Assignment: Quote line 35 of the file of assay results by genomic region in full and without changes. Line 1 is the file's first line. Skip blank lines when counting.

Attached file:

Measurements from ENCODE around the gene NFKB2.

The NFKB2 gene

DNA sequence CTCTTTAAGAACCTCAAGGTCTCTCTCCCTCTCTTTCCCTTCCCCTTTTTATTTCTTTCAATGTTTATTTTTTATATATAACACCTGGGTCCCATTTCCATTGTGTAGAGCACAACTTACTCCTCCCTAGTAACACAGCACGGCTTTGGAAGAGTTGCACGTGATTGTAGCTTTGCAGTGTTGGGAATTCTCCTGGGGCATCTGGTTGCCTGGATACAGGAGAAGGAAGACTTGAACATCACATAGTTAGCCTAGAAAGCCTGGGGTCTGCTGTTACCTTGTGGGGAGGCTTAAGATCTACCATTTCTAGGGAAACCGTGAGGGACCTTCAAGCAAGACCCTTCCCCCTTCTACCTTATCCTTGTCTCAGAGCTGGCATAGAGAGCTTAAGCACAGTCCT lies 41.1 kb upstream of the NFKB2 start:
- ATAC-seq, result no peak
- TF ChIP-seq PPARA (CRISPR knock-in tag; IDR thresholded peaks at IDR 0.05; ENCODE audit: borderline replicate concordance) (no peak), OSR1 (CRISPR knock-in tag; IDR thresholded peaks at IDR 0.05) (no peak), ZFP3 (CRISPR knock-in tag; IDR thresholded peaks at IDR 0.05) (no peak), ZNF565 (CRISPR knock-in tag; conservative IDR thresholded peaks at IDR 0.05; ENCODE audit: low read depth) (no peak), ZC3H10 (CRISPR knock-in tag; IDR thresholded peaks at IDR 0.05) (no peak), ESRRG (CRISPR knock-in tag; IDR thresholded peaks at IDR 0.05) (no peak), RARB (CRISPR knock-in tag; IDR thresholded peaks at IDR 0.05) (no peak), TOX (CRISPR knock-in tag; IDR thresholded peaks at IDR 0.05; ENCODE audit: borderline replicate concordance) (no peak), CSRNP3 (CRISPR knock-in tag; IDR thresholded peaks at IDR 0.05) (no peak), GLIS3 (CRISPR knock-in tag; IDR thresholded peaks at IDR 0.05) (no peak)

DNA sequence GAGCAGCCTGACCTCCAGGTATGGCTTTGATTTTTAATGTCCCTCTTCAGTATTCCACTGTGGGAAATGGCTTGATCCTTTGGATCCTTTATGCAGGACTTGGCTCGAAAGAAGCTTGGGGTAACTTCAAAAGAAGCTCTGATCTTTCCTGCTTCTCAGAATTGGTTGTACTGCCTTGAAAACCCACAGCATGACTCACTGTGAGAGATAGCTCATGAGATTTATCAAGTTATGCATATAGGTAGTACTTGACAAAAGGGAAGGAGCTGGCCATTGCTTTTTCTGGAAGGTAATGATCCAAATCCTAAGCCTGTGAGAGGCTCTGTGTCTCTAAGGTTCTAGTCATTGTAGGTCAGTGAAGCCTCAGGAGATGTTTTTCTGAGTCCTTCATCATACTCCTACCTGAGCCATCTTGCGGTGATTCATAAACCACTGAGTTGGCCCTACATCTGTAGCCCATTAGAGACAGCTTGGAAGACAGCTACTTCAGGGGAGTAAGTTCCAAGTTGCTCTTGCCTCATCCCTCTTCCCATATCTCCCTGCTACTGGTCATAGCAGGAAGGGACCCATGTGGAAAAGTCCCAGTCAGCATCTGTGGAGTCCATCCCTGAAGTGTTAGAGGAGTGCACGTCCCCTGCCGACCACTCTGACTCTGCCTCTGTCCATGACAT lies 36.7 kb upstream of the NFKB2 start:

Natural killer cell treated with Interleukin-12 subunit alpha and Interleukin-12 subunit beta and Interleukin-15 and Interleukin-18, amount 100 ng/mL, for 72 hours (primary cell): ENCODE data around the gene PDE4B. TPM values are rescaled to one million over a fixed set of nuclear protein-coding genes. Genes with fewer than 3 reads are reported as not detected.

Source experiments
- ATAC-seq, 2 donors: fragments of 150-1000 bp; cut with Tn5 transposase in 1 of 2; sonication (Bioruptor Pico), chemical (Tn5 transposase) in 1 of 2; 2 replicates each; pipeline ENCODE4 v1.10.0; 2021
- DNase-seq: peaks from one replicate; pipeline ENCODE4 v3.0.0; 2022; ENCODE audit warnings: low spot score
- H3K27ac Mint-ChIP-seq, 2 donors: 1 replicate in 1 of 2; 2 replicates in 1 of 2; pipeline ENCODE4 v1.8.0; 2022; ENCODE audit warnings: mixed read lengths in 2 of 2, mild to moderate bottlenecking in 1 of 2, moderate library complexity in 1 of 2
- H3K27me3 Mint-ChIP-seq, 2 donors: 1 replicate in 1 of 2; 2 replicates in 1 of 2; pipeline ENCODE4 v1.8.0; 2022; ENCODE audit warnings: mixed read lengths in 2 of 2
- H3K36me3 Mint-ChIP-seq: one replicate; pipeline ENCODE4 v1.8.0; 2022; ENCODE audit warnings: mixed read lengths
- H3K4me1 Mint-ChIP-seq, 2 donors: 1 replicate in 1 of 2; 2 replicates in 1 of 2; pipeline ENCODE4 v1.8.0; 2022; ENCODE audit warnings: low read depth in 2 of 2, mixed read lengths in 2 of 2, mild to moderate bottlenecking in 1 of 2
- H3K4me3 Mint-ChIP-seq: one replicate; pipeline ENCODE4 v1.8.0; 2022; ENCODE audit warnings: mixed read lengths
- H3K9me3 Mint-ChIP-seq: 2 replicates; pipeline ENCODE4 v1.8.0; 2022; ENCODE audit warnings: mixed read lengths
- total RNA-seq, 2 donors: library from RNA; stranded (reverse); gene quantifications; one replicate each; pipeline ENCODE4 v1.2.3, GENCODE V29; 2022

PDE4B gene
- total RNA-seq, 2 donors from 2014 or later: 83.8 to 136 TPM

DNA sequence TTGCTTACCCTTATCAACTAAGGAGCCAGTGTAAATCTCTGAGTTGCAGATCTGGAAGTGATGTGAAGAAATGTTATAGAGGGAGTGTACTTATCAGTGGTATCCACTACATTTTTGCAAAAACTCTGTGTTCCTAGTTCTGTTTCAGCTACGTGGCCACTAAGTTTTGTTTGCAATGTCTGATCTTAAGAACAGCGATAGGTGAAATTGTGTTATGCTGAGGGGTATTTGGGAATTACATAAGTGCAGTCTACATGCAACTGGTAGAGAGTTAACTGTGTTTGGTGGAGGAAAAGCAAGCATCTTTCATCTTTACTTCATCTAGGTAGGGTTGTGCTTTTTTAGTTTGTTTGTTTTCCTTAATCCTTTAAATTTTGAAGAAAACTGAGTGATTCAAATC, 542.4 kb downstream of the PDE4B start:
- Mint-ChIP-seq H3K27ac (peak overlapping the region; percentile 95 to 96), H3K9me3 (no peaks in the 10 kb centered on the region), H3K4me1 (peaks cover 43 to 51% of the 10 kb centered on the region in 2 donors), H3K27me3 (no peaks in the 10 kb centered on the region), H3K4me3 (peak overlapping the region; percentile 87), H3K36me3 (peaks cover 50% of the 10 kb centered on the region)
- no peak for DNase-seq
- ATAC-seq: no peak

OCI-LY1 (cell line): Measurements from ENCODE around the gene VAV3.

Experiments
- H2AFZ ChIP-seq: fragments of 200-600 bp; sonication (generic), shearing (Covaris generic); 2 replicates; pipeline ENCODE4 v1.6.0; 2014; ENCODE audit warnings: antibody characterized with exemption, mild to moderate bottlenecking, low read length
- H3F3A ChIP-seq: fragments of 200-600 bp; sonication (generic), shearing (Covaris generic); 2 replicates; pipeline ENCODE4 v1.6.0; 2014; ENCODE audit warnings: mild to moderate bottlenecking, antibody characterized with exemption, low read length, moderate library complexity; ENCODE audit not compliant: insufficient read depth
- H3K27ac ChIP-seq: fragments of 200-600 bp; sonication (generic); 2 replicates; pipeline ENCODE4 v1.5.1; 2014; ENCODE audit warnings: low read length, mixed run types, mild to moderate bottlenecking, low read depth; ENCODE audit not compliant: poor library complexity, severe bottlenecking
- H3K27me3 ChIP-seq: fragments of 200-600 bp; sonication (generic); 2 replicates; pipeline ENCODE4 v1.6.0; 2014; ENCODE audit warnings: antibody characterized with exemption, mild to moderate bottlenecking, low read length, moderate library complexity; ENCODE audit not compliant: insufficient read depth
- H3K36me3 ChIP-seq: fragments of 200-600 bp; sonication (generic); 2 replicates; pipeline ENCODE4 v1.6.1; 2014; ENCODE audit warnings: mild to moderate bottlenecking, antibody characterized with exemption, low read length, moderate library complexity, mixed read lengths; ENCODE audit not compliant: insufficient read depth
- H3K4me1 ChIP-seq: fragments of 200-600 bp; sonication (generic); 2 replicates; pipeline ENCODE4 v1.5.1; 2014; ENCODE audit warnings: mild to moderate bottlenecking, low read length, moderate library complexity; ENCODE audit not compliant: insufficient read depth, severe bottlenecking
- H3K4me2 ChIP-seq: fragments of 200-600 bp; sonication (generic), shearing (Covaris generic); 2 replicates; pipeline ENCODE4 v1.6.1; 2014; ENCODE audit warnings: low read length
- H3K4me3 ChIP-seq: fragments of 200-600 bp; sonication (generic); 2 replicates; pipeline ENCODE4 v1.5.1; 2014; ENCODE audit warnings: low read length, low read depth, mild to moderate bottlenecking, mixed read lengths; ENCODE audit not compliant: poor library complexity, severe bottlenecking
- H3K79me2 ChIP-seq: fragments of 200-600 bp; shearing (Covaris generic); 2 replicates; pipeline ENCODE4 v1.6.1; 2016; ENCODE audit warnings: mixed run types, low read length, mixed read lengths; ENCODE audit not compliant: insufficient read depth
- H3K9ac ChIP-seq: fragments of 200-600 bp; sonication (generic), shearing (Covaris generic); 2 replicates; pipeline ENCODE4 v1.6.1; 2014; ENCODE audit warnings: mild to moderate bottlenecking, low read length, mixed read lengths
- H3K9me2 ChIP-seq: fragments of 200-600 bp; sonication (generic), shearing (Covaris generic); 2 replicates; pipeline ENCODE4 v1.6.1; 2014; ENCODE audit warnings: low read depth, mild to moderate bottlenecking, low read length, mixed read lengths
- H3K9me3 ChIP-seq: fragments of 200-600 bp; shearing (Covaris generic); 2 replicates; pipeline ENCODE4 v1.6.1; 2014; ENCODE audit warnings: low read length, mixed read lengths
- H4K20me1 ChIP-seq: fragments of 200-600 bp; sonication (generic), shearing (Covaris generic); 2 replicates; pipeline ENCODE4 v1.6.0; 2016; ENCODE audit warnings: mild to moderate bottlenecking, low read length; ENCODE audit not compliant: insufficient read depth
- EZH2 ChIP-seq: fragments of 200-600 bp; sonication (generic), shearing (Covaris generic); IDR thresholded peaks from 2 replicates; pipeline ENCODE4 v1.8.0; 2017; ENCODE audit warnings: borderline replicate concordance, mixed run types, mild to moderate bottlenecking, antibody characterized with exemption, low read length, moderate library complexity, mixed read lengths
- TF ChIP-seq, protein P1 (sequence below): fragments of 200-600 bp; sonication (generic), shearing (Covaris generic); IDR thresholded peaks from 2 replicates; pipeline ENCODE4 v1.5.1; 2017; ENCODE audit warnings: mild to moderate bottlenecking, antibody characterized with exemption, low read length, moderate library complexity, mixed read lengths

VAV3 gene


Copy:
- H3K9ac ChIP-seq: fragments of 200-600 bp; sonication (generic), shearing (Covaris generic); 2 replicates; pipeline ENCODE4 v1.6.1; 2014; ENCODE audit warnings: mild to moderate bottlenecking, low read length, mixed read lengths